Michael E. Porter, a world-renowned economist, George Serafeim, a professor at Harvard Business School and Mark Kramer, have throughout their careers brought economic theory and strategy concepts that address the most challenging problems facing many corporations and industries.
In the article “Where ESG Fails” published in the Institutional Investor 16 October 20190 the Porter, Serafeim and Kramer address new models of understanding the positive correlation between investment performance and social impact. We are proud to see that the article use Summa Equity as an example of a company that is built on the Creating Shared Value concept, which we call Private Equity 4.0.
You can read the full article here. http://bit.ly/2VZ5wFX
Below are the excerpts that mentions Summa Equity from the article.
“Summa Equity, a Scandinavian private equity fund, also begins its analysis with themes drawn from the SDGs to identify areas of investment opportunity. Within these broad themes investment teams then examine specific companies and industries in terms of both social and financial performance. The firm has developed its own framework for sourcing, investing in, and exiting companies in which the leadership of each portfolio company is responsible for measuring, managing, and reporting on the company’s social impact. This framework, Via Summa, holds management accountable for taking a hard look at the company’s competitive advantage and how it can be leveraged to create social impact through the core products and services of the company. This clarifies the firm’s strategy internally to new hires and is integral to raising new capital and sourcing new deals.”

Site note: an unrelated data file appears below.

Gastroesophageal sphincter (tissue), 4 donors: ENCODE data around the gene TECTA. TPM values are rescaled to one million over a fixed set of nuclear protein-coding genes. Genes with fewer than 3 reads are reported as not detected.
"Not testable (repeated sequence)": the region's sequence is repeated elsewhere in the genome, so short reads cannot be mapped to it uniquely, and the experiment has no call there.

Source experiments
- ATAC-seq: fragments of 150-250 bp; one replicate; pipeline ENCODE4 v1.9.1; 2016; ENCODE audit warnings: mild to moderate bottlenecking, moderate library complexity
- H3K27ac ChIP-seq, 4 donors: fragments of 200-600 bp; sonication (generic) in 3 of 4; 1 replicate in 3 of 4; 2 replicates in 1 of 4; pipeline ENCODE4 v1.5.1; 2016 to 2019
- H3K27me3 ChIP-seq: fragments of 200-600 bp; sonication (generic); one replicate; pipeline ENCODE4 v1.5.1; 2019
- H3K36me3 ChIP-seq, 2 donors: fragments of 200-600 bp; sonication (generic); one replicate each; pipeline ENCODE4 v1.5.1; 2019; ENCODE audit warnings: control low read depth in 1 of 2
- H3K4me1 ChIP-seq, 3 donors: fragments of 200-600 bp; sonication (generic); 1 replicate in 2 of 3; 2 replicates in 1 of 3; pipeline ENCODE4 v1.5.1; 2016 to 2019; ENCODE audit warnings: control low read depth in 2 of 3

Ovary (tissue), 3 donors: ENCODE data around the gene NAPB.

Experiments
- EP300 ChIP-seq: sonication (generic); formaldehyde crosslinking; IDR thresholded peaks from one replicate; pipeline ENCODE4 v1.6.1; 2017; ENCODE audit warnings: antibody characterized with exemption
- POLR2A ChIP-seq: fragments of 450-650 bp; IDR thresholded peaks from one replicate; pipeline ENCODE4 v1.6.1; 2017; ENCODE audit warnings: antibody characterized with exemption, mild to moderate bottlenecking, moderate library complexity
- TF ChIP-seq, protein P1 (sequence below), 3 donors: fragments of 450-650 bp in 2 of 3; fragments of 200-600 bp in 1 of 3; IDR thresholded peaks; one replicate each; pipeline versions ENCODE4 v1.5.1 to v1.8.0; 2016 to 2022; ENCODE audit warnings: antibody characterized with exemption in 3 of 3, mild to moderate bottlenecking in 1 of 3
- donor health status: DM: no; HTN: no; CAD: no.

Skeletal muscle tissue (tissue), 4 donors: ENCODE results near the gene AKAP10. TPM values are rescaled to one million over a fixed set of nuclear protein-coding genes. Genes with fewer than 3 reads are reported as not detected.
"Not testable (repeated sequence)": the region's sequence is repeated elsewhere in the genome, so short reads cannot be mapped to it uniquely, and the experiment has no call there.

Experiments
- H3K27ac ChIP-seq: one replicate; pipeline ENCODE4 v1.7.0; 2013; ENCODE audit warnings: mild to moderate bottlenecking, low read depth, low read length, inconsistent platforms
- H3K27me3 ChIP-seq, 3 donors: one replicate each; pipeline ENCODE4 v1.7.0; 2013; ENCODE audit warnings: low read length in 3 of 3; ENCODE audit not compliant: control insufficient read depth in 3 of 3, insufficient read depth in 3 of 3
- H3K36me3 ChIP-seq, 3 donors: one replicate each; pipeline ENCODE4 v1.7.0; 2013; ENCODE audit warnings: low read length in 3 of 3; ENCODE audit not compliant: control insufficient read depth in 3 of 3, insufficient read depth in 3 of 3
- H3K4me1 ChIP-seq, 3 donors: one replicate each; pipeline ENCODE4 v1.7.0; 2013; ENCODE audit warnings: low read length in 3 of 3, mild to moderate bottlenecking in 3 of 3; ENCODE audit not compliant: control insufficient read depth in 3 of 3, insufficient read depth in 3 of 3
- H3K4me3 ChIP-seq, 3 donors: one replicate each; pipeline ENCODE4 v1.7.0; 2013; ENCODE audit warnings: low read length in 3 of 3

“Generation and Summa Equity look for positive social impact that reinforces exemplary financial performance by combining a deep understanding of social issues with traditional security analysis. Yet such an integrated analysis remains rare. For far too long the vast majority of conventional investors have ignored social impact, and most SRI and ESG investors have overlooked the tools of rigorous security valuation, such as free cash flow, P/E ratios, and barriers to entry. Merely investing in the most highly rated ESG companies is no assurance of superior returns. It is the integration of social factors with the conventional economics of highly disciplined security analysis, as well as attention to both long-term competitive advantage and short-term results, that leads to superior investment performance.”